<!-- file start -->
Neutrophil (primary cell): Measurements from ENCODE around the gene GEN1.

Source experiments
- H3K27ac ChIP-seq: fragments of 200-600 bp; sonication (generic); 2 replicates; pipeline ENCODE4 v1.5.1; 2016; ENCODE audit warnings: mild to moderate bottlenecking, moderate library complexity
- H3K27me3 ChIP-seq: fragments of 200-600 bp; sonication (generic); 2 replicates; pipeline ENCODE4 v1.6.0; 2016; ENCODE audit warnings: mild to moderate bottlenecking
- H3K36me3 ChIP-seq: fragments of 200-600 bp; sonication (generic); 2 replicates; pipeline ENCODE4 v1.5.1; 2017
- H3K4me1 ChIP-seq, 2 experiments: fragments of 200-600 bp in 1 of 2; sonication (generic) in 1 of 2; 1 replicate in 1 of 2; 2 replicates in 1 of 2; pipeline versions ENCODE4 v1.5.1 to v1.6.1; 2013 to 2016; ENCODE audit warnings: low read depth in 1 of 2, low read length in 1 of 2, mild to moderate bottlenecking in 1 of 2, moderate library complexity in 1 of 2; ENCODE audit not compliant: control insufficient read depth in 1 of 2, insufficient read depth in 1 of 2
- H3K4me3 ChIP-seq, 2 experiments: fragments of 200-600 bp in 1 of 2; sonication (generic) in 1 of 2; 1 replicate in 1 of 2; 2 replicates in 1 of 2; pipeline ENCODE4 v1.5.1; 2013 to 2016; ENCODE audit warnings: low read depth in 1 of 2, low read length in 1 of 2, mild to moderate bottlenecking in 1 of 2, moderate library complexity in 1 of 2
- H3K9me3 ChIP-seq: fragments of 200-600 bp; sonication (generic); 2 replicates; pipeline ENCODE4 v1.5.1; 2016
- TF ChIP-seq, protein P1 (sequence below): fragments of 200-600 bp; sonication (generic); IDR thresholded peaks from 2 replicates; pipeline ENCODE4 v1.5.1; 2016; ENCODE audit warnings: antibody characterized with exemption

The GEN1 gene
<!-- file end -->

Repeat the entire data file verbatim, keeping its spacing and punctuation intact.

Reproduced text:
Neutrophil (primary cell): Measurements from ENCODE around the gene GEN1.

Source experiments
- H3K27ac ChIP-seq: fragments of 200-600 bp; sonication (generic); 2 replicates; pipeline ENCODE4 v1.5.1; 2016; ENCODE audit warnings: mild to moderate bottlenecking, moderate library complexity
- H3K27me3 ChIP-seq: fragments of 200-600 bp; sonication (generic); 2 replicates; pipeline ENCODE4 v1.6.0; 2016; ENCODE audit warnings: mild to moderate bottlenecking
- H3K36me3 ChIP-seq: fragments of 200-600 bp; sonication (generic); 2 replicates; pipeline ENCODE4 v1.5.1; 2017
- H3K4me1 ChIP-seq, 2 experiments: fragments of 200-600 bp in 1 of 2; sonication (generic) in 1 of 2; 1 replicate in 1 of 2; 2 replicates in 1 of 2; pipeline versions ENCODE4 v1.5.1 to v1.6.1; 2013 to 2016; ENCODE audit warnings: low read depth in 1 of 2, low read length in 1 of 2, mild to moderate bottlenecking in 1 of 2, moderate library complexity in 1 of 2; ENCODE audit not compliant: control insufficient read depth in 1 of 2, insufficient read depth in 1 of 2
- H3K4me3 ChIP-seq, 2 experiments: fragments of 200-600 bp in 1 of 2; sonication (generic) in 1 of 2; 1 replicate in 1 of 2; 2 replicates in 1 of 2; pipeline ENCODE4 v1.5.1; 2013 to 2016; ENCODE audit warnings: low read depth in 1 of 2, low read length in 1 of 2, mild to moderate bottlenecking in 1 of 2, moderate library complexity in 1 of 2
- H3K9me3 ChIP-seq: fragments of 200-600 bp; sonication (generic); 2 replicates; pipeline ENCODE4 v1.5.1; 2016
- TF ChIP-seq, protein P1 (sequence below): fragments of 200-600 bp; sonication (generic); IDR thresholded peaks from 2 replicates; pipeline ENCODE4 v1.5.1; 2016; ENCODE audit warnings: antibody characterized with exemption

The GEN1 gene